The first step that needs to be taken for any of these guardianship roles is to file a Petition for Guardianship with the Probate Court, setting forth the reasons the person filing the petition believes guardianship is necessary. The court will appoint a guardian ad litem (a specially trained attorney) to investigate the situation and make a recommendation to the court. A hearing on the Petition will be scheduled, and if the court grants the Petition, the guardian will be appointed. The guardian must file a report annually in the probate court advising the court of the care and condition of the person the guardian cares for.
NOTE: Procedures for appointment of a guardian of a person with developmental disabilities are somewhat different and are not discussed here.
A conservatorship is put in place when an individual cannot manage his or her financial affairs. This would happen if:
- An adult is incapacitated due to mental or physical illness or disability.
- A minor child has assets that need to be managed.
A conservator, appointed by the probate court in the county in which the incapacitated adult or minor child resides, would be responsible for managing the assets of the incapacitated adult or minor child. Because conservators are responsible for managing finances, the probate court requires the conservator to file a detailed accounting with the court annually to help prevent abuse. It is important for the conservator to keep accurate documentation of all assets, income, receipts, and expenses during the year so the conservator can provide the information to the court. The conservator may need permission from the court to expend funds.
A conservator has many responsibilities, so it is important to be well informed about what is involved before petitioning the court for the job. Being a conservator can be complicated and time-consuming depending on the individual’s needs, the amount and types of assets, cooperation among family members, and if there are dependents. A conservator must act in the best interest of the individual and the individual’s estate. The estate includes all of the individual’s assets, such as:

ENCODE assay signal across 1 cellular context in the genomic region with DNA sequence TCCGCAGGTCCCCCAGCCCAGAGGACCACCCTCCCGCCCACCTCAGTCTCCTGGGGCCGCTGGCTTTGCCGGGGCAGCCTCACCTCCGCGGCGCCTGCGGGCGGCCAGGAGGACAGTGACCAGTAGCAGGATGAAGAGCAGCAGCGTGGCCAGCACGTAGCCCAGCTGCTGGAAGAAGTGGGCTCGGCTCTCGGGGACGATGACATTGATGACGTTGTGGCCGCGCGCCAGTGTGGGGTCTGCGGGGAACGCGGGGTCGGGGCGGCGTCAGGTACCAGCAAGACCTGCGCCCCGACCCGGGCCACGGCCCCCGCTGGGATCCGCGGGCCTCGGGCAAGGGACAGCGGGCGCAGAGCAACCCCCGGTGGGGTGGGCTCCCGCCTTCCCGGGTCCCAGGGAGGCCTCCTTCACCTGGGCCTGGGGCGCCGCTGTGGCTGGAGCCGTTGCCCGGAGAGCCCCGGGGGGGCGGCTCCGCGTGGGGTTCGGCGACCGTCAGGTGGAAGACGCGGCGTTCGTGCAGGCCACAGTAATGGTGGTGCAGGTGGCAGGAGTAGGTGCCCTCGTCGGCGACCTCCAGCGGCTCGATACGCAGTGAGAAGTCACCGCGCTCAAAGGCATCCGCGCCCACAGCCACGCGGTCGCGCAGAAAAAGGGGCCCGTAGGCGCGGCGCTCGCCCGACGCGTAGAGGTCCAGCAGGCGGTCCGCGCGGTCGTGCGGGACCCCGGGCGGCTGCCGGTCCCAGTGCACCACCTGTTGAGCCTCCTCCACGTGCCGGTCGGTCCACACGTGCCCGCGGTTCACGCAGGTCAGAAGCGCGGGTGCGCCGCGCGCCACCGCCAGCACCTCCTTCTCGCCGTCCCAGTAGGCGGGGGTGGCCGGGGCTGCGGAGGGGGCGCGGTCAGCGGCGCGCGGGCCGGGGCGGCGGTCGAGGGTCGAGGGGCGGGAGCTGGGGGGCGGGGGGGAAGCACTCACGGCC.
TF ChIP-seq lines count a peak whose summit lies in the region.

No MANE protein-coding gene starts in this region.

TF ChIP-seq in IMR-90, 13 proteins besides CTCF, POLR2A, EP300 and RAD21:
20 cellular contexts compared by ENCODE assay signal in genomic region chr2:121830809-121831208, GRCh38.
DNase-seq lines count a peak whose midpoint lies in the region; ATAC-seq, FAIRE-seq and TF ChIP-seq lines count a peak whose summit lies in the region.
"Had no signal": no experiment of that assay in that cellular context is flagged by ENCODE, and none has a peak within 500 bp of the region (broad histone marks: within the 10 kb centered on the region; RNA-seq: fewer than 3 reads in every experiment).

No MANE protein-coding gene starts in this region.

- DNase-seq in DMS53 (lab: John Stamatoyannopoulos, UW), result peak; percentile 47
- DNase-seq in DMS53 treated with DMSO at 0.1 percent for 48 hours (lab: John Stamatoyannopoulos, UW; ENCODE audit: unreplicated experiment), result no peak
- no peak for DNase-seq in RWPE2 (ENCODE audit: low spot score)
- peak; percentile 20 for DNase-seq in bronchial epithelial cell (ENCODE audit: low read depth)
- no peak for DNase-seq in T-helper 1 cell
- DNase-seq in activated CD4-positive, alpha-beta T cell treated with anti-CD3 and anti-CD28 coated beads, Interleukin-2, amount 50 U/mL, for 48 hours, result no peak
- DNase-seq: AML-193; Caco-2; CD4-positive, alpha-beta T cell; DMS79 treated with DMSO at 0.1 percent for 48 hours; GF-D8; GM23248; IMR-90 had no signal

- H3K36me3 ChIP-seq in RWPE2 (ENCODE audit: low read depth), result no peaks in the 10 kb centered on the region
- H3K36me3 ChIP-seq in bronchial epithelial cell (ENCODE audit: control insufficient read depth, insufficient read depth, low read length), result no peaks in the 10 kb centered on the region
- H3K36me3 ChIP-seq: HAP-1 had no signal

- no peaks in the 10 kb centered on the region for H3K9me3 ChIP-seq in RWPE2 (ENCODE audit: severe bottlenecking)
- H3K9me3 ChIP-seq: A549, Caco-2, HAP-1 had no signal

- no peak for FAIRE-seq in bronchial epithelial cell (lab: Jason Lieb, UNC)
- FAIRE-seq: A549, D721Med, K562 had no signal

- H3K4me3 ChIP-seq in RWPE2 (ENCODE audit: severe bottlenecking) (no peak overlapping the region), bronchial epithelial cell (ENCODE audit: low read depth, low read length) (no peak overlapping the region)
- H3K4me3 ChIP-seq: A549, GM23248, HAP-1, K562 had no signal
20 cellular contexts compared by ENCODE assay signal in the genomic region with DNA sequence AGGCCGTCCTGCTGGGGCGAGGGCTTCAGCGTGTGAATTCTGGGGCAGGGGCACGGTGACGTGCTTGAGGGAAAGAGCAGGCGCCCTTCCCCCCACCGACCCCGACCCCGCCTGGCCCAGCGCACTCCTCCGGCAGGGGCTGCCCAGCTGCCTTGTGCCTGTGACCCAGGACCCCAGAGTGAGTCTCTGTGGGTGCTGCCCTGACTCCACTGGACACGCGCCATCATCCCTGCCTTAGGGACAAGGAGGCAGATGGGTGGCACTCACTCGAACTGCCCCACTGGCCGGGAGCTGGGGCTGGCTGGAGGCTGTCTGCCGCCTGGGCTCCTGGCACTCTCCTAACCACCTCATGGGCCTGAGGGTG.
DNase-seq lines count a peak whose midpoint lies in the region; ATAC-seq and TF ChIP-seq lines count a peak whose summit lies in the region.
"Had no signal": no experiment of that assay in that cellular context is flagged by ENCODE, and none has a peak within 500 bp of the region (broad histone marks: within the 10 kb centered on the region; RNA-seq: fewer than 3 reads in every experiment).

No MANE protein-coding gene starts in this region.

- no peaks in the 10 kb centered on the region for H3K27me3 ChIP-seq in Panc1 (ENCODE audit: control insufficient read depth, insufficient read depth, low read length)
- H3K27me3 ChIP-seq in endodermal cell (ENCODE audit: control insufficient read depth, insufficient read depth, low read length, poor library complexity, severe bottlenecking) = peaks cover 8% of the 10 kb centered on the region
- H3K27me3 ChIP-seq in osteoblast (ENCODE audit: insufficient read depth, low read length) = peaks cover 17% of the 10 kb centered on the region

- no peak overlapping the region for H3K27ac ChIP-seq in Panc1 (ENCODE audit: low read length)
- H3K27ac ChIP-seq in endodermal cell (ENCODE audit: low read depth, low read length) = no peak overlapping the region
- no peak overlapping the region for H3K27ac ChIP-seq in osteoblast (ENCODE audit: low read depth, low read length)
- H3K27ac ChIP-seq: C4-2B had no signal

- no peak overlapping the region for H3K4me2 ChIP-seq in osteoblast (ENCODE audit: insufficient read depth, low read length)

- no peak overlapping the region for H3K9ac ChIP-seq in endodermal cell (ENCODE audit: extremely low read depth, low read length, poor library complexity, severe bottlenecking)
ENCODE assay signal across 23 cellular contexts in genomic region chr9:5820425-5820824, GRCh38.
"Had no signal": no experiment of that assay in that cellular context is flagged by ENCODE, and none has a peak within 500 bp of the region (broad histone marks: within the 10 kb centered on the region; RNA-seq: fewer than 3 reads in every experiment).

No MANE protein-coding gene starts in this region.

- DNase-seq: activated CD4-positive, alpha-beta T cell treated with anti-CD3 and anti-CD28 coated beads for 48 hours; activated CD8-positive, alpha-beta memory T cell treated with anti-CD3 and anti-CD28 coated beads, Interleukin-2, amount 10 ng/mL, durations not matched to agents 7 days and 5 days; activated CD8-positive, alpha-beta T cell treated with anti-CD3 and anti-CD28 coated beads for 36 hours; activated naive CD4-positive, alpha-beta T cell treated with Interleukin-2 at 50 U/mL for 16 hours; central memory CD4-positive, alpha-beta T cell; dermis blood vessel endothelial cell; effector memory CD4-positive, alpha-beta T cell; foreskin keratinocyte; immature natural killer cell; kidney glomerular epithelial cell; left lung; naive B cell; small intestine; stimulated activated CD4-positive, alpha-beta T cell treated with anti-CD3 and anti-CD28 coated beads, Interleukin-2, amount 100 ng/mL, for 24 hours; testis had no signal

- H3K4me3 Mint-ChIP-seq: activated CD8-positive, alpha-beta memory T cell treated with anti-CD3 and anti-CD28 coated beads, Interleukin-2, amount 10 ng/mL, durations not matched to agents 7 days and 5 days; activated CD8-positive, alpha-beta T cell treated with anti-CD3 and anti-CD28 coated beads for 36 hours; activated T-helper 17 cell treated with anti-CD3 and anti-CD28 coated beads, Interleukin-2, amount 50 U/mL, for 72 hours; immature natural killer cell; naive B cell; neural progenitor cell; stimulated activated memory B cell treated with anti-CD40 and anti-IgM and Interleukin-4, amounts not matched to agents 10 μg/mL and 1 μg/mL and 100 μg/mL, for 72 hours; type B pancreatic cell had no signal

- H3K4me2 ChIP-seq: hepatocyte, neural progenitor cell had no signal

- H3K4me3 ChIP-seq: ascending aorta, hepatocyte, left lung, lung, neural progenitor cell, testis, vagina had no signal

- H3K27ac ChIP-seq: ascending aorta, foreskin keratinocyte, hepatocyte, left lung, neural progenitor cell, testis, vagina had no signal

- Bank accounts
- Real estate
- Retirement savings
- Tangible possessions
Similar to guardianship, the petitioner has to file a petition for appointment of a conservator with the probate court to begin the proceedings, stating that the person is unable to properly manage his financial affairs. Upon filing of the petition, the court will appoint a guardian ad litem to review the case and make a recommendation to the court. At the hearing, the judge will determine if a conservatorship needs to be granted for the individual and if needed, will appoint the conservator. The same person can act as a guardian and a conservator, but these will both need to be appointed by the probate court with separate court petitions.
Guardianships and Conservatorships can be complicated matters. It would be beneficial for an estate planning attorney to walk you through the entire process so the protected individual, the guardian, and the conservator will be well informed to make the best possible decisions.
Written by Katherine B. Albrecht